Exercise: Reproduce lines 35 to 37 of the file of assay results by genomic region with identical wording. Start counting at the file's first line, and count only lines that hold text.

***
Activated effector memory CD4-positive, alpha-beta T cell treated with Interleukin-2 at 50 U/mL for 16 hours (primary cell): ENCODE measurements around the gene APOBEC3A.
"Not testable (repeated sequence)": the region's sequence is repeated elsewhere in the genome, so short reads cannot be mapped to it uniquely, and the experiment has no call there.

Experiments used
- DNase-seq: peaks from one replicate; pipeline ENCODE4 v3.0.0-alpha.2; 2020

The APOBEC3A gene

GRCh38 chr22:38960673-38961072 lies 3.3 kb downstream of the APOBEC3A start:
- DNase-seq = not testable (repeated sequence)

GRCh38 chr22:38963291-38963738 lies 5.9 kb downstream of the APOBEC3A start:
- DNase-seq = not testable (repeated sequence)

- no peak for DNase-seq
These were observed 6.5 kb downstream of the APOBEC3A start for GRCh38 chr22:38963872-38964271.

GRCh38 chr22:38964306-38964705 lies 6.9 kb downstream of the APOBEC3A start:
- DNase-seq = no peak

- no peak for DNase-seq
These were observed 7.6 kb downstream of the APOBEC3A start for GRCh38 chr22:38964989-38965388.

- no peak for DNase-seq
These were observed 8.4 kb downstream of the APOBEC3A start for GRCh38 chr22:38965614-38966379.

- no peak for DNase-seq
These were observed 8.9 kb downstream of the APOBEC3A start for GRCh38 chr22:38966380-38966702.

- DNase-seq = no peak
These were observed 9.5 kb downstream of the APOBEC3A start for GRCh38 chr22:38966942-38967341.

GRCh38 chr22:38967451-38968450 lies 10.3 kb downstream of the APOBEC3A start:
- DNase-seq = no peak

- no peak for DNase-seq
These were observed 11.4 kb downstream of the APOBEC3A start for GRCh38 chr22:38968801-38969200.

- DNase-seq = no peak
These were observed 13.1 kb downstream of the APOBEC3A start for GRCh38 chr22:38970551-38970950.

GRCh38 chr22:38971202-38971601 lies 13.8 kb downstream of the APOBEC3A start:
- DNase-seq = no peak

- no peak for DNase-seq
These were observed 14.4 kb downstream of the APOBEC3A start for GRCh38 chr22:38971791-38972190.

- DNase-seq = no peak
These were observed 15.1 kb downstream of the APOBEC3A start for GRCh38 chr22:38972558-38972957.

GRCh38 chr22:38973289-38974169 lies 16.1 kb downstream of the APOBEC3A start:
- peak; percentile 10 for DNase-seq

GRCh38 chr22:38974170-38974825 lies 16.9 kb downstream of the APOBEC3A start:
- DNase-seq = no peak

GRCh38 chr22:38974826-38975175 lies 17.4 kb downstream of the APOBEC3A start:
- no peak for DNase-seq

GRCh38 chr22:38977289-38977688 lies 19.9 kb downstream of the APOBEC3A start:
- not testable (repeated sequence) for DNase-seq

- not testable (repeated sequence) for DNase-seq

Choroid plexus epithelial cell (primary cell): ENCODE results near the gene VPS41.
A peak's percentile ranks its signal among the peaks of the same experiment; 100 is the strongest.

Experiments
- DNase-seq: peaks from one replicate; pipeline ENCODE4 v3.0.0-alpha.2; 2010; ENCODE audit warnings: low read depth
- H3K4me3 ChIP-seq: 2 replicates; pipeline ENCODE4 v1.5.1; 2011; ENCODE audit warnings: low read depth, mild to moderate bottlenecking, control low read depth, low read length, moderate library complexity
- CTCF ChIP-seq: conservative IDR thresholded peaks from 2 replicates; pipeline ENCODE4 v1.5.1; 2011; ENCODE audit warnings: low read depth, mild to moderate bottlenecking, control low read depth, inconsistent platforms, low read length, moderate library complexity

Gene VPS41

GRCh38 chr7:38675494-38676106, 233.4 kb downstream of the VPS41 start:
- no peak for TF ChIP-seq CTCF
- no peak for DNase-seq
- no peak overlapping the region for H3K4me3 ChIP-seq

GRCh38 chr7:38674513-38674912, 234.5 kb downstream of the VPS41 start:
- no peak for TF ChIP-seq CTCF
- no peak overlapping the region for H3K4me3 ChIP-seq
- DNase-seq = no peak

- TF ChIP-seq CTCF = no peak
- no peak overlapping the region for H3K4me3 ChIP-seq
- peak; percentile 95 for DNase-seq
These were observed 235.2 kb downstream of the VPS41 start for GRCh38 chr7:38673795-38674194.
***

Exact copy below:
- peak; percentile 10 for DNase-seq

GRCh38 chr22:38974170-38974825 lies 16.9 kb downstream of the APOBEC3A start:
- DNase-seq = no peak